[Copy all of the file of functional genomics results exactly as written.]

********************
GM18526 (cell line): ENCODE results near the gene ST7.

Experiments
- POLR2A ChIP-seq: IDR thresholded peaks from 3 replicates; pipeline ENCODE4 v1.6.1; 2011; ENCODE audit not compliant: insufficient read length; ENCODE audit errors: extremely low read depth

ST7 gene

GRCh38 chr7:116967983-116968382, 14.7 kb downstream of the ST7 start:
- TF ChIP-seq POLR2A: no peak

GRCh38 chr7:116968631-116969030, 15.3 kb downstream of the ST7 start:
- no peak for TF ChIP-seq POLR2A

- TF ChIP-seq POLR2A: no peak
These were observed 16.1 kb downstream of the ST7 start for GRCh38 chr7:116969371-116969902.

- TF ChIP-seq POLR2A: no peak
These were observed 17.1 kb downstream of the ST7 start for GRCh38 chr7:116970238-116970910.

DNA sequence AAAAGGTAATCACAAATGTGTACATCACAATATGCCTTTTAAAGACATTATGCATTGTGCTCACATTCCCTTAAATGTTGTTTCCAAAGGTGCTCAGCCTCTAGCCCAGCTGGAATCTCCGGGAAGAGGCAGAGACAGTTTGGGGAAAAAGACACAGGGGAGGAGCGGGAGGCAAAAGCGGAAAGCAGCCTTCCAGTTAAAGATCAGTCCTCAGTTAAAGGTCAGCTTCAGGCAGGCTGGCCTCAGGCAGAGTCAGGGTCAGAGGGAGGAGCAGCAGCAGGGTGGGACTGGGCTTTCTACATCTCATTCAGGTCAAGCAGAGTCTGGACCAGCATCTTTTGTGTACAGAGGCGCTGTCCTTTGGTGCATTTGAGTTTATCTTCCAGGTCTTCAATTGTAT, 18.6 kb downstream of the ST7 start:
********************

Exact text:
GM18526 (cell line): ENCODE results near the gene ST7.

Experiments
- POLR2A ChIP-seq: IDR thresholded peaks from 3 replicates; pipeline ENCODE4 v1.6.1; 2011; ENCODE audit not compliant: insufficient read length; ENCODE audit errors: extremely low read depth

ST7 gene

GRCh38 chr7:116967983-116968382, 14.7 kb downstream of the ST7 start:
- TF ChIP-seq POLR2A: no peak

GRCh38 chr7:116968631-116969030, 15.3 kb downstream of the ST7 start:
- no peak for TF ChIP-seq POLR2A

- TF ChIP-seq POLR2A: no peak
These were observed 16.1 kb downstream of the ST7 start for GRCh38 chr7:116969371-116969902.

- TF ChIP-seq POLR2A: no peak
These were observed 17.1 kb downstream of the ST7 start for GRCh38 chr7:116970238-116970910.

DNA sequence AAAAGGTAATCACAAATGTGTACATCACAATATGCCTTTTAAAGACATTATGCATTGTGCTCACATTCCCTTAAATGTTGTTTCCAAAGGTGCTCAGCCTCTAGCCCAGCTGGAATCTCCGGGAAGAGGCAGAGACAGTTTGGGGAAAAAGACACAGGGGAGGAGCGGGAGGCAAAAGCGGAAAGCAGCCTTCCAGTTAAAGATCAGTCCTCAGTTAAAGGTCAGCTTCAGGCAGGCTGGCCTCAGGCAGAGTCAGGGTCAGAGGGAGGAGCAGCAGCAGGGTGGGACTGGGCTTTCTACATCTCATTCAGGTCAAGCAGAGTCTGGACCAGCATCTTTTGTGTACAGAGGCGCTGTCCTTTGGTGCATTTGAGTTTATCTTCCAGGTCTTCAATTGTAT, 18.6 kb downstream of the ST7 start: